Today the EcoMobility Dialogues started out with two workshops on Clean Bus Fleets, by C40 cities, and on Travel Demand Management, by the German International Development (GIZ). A total of 8 Dialogues will take place between 5 and 8 October.
About 3.7 million people die annually worldwide from transport-related emissions such as PM2.5 and PM10 alone. The mortality rates are high in countries that have high-levels of carbon monoxide emissions, such as Nigeria.
Diesel and soot (also called black carbon) are the main villains, but they also offer the largest opportunity to drastically reduce the levels of pollution in major cities.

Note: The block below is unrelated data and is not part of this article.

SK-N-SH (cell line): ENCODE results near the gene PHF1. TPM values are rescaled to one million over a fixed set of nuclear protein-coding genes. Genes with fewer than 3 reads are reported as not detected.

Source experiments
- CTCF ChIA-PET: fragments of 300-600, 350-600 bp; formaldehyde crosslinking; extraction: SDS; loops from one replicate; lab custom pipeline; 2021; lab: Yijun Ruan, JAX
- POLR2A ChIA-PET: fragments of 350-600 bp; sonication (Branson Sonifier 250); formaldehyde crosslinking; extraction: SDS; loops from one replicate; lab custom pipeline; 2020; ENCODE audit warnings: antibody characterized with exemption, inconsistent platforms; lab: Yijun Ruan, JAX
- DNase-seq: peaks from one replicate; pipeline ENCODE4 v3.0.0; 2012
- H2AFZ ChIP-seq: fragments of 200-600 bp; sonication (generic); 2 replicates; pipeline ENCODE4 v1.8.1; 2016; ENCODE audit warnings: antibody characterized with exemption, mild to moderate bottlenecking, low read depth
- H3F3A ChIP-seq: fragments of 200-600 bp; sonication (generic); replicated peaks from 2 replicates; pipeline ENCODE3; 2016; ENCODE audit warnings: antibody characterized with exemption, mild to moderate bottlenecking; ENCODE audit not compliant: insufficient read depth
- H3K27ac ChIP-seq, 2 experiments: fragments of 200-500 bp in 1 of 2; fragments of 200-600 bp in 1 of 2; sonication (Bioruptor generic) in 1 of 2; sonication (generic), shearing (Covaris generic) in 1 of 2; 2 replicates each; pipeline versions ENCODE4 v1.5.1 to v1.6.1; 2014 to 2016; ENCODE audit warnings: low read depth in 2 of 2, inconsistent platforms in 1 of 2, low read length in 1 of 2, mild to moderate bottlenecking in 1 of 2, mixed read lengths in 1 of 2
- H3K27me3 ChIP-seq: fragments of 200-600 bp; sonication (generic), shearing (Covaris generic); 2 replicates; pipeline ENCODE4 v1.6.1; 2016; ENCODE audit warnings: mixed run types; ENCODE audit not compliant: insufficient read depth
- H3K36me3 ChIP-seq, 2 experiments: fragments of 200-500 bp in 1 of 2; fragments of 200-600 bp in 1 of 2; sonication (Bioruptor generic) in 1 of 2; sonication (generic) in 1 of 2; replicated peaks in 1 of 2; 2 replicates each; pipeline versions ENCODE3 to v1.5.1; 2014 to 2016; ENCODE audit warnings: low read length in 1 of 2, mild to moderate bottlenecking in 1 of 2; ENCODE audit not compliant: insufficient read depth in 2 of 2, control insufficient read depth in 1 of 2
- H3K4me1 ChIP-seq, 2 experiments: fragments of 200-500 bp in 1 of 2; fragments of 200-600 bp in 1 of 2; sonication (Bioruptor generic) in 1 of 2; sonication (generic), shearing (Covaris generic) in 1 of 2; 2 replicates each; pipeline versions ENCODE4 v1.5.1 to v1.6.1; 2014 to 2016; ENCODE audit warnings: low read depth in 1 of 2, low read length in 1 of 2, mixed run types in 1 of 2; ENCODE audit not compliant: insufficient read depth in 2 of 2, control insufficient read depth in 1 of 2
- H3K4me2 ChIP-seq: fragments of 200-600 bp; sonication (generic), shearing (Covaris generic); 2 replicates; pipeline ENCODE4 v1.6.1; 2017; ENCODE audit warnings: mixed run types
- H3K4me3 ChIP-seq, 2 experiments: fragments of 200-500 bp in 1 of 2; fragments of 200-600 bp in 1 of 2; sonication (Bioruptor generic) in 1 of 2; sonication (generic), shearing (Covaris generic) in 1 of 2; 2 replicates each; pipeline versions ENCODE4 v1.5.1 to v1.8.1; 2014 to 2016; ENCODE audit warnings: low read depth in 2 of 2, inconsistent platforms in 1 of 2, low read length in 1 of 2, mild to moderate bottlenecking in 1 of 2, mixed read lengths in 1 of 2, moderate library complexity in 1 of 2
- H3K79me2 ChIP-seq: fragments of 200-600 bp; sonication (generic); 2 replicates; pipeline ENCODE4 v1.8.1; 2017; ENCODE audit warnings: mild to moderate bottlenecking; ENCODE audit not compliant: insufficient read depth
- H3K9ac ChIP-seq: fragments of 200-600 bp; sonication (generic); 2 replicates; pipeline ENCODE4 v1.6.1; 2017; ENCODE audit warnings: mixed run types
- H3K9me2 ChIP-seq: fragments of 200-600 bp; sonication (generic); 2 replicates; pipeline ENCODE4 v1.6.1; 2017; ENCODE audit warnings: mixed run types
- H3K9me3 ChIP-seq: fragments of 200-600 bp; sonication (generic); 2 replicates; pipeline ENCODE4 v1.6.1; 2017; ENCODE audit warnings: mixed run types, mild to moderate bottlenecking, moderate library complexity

The Clean Bus Fleets workshop, organised by the C40 cities in partnership with the city of Joburg, CCAC and the ICCT, focussed on the impact on the public and the environment of vehicles powered by fuels with high soot emissions. Participants also discussed strategies to reduce traffic congestion while creating new income sources for the cities.
Bus Rapid Transit (BRT) is being rapidly taken up in cities and provides an immense opportunity to shift the diesel powering the buses to soot free fuels offering huge benefits to health and the environment.
Around 56% of G20 nations have already required soot-free diesel engines for their bus fleets, explained Raj Minares, ICCT. Other speakers at the Clean Bus Fleets workshop included: Ms Christine Walters, MMC Transport for the City of Johannesburg; Ms Carly Koinange, Sustainable Transport Consultant for UNEP; Mr Jeff Ngcobo, Operations Manager Rea Vaya, City of Johannesburg.